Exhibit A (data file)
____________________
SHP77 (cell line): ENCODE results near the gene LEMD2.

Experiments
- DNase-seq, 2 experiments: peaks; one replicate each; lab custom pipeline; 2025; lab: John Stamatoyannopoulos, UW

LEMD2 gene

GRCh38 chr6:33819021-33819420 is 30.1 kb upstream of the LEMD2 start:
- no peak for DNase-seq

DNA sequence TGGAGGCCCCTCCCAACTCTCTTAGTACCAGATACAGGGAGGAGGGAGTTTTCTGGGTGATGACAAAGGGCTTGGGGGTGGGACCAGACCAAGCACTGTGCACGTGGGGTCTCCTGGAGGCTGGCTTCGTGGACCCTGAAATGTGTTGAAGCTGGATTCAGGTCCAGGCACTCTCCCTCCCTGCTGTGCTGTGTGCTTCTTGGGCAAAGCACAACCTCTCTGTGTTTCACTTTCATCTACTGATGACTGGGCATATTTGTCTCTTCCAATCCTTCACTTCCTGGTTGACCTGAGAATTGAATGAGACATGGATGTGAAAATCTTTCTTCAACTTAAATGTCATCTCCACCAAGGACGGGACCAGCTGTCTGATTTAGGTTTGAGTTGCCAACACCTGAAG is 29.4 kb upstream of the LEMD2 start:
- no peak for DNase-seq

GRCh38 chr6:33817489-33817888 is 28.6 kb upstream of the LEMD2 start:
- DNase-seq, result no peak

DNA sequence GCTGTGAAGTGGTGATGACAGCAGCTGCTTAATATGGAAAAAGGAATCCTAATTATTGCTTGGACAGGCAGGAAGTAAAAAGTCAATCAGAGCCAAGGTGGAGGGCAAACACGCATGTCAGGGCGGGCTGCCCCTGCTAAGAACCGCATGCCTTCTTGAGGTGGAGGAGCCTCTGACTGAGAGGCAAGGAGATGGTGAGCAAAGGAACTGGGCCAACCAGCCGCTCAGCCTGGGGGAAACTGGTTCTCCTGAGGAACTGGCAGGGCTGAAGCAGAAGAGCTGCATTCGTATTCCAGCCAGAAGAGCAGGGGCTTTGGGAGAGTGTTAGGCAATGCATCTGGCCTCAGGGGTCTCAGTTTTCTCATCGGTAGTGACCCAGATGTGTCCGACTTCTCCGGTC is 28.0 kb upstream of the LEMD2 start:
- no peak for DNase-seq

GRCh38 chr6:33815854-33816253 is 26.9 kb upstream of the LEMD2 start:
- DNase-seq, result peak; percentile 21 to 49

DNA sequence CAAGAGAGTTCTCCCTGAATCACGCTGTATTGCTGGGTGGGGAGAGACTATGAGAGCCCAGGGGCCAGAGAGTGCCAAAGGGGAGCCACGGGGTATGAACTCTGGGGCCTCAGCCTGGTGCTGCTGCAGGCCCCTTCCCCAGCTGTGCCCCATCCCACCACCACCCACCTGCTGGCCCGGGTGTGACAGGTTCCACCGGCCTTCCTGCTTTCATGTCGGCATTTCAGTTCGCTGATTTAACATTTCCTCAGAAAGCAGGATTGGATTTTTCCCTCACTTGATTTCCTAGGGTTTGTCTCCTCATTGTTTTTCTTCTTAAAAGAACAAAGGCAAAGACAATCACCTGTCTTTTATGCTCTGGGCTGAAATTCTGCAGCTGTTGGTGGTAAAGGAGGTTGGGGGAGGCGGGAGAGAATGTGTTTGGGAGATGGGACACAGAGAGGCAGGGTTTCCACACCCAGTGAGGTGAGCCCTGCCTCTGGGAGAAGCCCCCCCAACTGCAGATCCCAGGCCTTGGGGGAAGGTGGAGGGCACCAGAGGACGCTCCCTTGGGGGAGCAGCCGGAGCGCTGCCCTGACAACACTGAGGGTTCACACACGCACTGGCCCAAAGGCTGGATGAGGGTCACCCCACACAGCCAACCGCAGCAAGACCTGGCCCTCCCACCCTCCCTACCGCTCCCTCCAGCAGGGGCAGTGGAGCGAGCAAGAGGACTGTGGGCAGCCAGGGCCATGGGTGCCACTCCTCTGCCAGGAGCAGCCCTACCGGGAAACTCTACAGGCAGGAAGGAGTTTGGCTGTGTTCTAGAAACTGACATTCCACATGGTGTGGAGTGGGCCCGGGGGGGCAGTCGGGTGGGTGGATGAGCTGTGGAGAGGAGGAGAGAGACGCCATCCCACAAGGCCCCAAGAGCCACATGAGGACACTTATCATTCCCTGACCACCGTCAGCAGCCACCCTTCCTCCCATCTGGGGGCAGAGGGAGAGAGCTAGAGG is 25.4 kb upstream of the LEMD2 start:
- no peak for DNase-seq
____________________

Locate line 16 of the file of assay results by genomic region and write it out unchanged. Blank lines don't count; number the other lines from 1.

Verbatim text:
- no peak for DNase-seq